"The Disappearance of Alice Creed" (***1/2-100 minutes)

Thursday July 29, 2010

From a silly Hollywood comedy that falls flat to this near-brilliant indy British noir- J. Blakeson's directorial debut is a sure winner. Although he previously wrote the forgettable "The Decent 2", his screenplay here is tight and unrelenting. It reminded me of the Wachowski Brothers' fabulous initial offering, 1996's "Bound", or this years' wonderful "The Square" in which the action is confined to a couple of set locations complete with nonstop suspense & plot twists that never stop churning until the final credits.

The riveting opening ten minutes depict two guys as they meticulously plan a kidnapping. Composer Marc Canham provides a pulsating score that accompanies the visuals, without dialogue, building up to the actual abduction of one Alice Creed. Slowly, we get to know who these 3 characters are as well as their motives. As each layer of the plot is peeled back, just when you think you have it all figured out, Blakeson decides to take the story into even more unpredictable territory.

The three actors each display incredible range throughout the ordeal. Gemma Arterton (Strawberry Fields in "Quantum of Solace") as Alice and Martin Compston as the young kidnapper, Danny, are perfectly cast and believable in portraying the naivety and cunning demanded by Blakeson's wonderful script. However it is the great Eddie Marsan (supporting in Mike Leigh's 2004 "Vera Drake" and as the quirky cab driver in Leigh's 2008's "Happy Go Lucky") as the intense psychopathic Vic, who can explode at any moment, that will truly keep you focused until the end.

I liked the fact that the violence is minimal as the director is more interested in character development than blood. My only problem was that the film loses some steam in the final reel, but, overall, this one is sure to satisfy you for practically all of its 100 minutes running time.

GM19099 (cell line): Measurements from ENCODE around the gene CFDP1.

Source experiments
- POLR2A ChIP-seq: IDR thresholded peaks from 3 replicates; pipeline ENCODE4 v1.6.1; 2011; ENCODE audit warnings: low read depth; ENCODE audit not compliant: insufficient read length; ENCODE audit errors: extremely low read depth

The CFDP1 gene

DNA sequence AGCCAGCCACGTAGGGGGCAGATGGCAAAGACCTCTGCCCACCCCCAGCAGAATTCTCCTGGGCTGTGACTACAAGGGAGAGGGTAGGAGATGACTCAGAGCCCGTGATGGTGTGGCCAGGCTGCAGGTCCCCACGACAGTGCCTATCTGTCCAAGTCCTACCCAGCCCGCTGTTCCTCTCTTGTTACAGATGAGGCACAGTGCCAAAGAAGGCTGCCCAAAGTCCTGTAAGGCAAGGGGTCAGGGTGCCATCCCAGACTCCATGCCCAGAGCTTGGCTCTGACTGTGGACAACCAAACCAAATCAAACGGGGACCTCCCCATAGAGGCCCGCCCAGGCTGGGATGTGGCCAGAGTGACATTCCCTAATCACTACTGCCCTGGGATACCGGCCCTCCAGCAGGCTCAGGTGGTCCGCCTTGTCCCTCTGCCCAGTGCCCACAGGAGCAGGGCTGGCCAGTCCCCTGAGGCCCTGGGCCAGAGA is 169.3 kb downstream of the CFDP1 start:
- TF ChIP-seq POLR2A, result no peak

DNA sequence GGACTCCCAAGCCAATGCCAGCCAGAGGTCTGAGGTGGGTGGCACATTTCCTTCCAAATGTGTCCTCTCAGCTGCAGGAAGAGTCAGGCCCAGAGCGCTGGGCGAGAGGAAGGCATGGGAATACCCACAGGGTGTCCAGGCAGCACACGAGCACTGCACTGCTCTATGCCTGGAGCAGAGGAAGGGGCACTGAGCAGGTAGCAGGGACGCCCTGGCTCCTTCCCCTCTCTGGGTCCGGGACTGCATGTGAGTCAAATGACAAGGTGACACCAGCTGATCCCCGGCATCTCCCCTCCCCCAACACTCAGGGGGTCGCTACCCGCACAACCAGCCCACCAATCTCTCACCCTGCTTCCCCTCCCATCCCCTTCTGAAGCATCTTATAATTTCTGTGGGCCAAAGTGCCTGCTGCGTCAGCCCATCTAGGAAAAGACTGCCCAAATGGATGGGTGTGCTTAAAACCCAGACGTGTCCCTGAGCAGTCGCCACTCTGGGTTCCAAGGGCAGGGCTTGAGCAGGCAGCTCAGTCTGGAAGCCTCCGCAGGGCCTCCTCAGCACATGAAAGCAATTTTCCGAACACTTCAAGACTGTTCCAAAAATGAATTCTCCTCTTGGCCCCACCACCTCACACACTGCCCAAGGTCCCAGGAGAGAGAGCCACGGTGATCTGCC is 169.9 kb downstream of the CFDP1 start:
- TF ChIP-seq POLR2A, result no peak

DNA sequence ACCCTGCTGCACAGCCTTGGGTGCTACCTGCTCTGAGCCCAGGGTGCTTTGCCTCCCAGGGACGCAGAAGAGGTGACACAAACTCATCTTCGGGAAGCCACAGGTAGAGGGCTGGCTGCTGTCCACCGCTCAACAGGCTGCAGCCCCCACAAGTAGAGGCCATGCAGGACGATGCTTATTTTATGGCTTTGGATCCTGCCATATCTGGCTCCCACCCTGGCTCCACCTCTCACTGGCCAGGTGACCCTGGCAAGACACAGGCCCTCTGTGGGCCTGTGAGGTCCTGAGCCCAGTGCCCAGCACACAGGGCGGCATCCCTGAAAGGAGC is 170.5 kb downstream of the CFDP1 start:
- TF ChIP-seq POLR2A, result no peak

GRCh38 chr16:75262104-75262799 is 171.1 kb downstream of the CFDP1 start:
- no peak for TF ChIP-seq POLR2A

The kidnappers (l to r), Danny (Martin Compston)
& Vic
(Eddie Marsan)
The kidnapped Alice Creed (Gemma Arterton)

"Dinner for Schmucks" (**1/2-110 minutes)

Tuesday July 20, 2010

Oh boy, it's time for yet another Hollywood remake/redo of a French film. Director Jay Roach has established his career devoted to the comedy genre that includes the Austin Powers franchise, the successful 2000 "Meet the Parents", "Meet the Frockers", as well as producing the Borat & Bruno films starring Sacha Baron Cohen. Here he tackles the 1999 well received "The Dinner Game (Le Dîner de cons)" directed by Francis Veber, the source of previous U.S. remakes including The Man With One Red Shoe," "The Birdcage," and "Father's Day." Alas, another huge disappointment-especially considering the talent involved.

The premise: career minded Tim Conrad (Paul Rudd as the straight man) hopes to climb that executive career ladder to the upper floors with corner windows. After Tim impresses his boss, Lance Fender (Bruce Greenwood) during a meeting, Tim is invited to an exclusive dinner regularly thrown by Fender. The kicker: each attendee must bring a guest-the craziest/weirdest of which will be declared the "winner". Although he is reluctant to attend in a moral sense, Tim ultimately sees his chance for furthering his professional standing when he, literally, runs into Barry Speck, played by Steve Carell-outfitted with fake teeth, geeky hairdo & glasses to emphasize his character's geekiness. After Barry offers Tim one of the items that he exclusively uses in his dioramas, a stuffed dead mouse in a costume, Tim realizes that he has found his guest.